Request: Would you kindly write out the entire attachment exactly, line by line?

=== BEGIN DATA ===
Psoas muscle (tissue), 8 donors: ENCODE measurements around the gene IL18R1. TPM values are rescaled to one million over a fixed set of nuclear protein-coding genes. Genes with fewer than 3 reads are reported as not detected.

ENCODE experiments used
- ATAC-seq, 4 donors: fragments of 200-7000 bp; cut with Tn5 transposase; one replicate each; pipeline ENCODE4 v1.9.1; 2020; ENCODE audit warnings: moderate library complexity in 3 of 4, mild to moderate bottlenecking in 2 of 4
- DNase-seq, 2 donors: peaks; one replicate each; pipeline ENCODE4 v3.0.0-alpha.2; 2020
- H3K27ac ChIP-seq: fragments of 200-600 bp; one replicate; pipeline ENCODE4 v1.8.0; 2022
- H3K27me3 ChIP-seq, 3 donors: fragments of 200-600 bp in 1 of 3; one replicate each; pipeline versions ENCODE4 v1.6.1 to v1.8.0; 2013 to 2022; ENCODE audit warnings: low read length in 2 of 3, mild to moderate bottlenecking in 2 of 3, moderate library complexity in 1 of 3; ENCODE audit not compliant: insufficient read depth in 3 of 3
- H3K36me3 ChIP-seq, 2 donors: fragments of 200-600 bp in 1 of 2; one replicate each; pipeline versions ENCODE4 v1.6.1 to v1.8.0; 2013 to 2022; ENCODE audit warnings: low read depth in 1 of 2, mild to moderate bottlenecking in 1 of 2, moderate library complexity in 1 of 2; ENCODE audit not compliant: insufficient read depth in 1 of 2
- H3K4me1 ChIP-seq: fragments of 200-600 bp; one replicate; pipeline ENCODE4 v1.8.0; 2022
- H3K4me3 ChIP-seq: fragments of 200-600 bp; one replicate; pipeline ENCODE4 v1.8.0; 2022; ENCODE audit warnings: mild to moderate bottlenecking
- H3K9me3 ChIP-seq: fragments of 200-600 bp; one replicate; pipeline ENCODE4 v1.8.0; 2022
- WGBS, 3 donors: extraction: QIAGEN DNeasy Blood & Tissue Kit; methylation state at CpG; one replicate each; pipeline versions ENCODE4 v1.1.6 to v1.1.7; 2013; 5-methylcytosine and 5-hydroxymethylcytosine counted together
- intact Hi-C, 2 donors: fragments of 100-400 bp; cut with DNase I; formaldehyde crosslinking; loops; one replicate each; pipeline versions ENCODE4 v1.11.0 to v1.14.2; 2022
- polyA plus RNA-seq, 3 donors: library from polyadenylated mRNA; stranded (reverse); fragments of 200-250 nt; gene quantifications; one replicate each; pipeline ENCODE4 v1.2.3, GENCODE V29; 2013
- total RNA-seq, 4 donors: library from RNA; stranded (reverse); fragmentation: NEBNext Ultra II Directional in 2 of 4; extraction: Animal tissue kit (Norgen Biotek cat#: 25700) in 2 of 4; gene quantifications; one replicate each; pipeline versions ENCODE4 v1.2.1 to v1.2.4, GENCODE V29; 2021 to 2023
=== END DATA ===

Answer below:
Psoas muscle (tissue), 8 donors: ENCODE measurements around the gene IL18R1. TPM values are rescaled to one million over a fixed set of nuclear protein-coding genes. Genes with fewer than 3 reads are reported as not detected.

ENCODE experiments used
- ATAC-seq, 4 donors: fragments of 200-7000 bp; cut with Tn5 transposase; one replicate each; pipeline ENCODE4 v1.9.1; 2020; ENCODE audit warnings: moderate library complexity in 3 of 4, mild to moderate bottlenecking in 2 of 4
- DNase-seq, 2 donors: peaks; one replicate each; pipeline ENCODE4 v3.0.0-alpha.2; 2020
- H3K27ac ChIP-seq: fragments of 200-600 bp; one replicate; pipeline ENCODE4 v1.8.0; 2022
- H3K27me3 ChIP-seq, 3 donors: fragments of 200-600 bp in 1 of 3; one replicate each; pipeline versions ENCODE4 v1.6.1 to v1.8.0; 2013 to 2022; ENCODE audit warnings: low read length in 2 of 3, mild to moderate bottlenecking in 2 of 3, moderate library complexity in 1 of 3; ENCODE audit not compliant: insufficient read depth in 3 of 3
- H3K36me3 ChIP-seq, 2 donors: fragments of 200-600 bp in 1 of 2; one replicate each; pipeline versions ENCODE4 v1.6.1 to v1.8.0; 2013 to 2022; ENCODE audit warnings: low read depth in 1 of 2, mild to moderate bottlenecking in 1 of 2, moderate library complexity in 1 of 2; ENCODE audit not compliant: insufficient read depth in 1 of 2
- H3K4me1 ChIP-seq: fragments of 200-600 bp; one replicate; pipeline ENCODE4 v1.8.0; 2022
- H3K4me3 ChIP-seq: fragments of 200-600 bp; one replicate; pipeline ENCODE4 v1.8.0; 2022; ENCODE audit warnings: mild to moderate bottlenecking
- H3K9me3 ChIP-seq: fragments of 200-600 bp; one replicate; pipeline ENCODE4 v1.8.0; 2022
- WGBS, 3 donors: extraction: QIAGEN DNeasy Blood & Tissue Kit; methylation state at CpG; one replicate each; pipeline versions ENCODE4 v1.1.6 to v1.1.7; 2013; 5-methylcytosine and 5-hydroxymethylcytosine counted together
- intact Hi-C, 2 donors: fragments of 100-400 bp; cut with DNase I; formaldehyde crosslinking; loops; one replicate each; pipeline versions ENCODE4 v1.11.0 to v1.14.2; 2022
- polyA plus RNA-seq, 3 donors: library from polyadenylated mRNA; stranded (reverse); fragments of 200-250 nt; gene quantifications; one replicate each; pipeline ENCODE4 v1.2.3, GENCODE V29; 2013
- total RNA-seq, 4 donors: library from RNA; stranded (reverse); fragmentation: NEBNext Ultra II Directional in 2 of 4; extraction: Animal tissue kit (Norgen Biotek cat#: 25700) in 2 of 4; gene quantifications; one replicate each; pipeline versions ENCODE4 v1.2.1 to v1.2.4, GENCODE V29; 2021 to 2023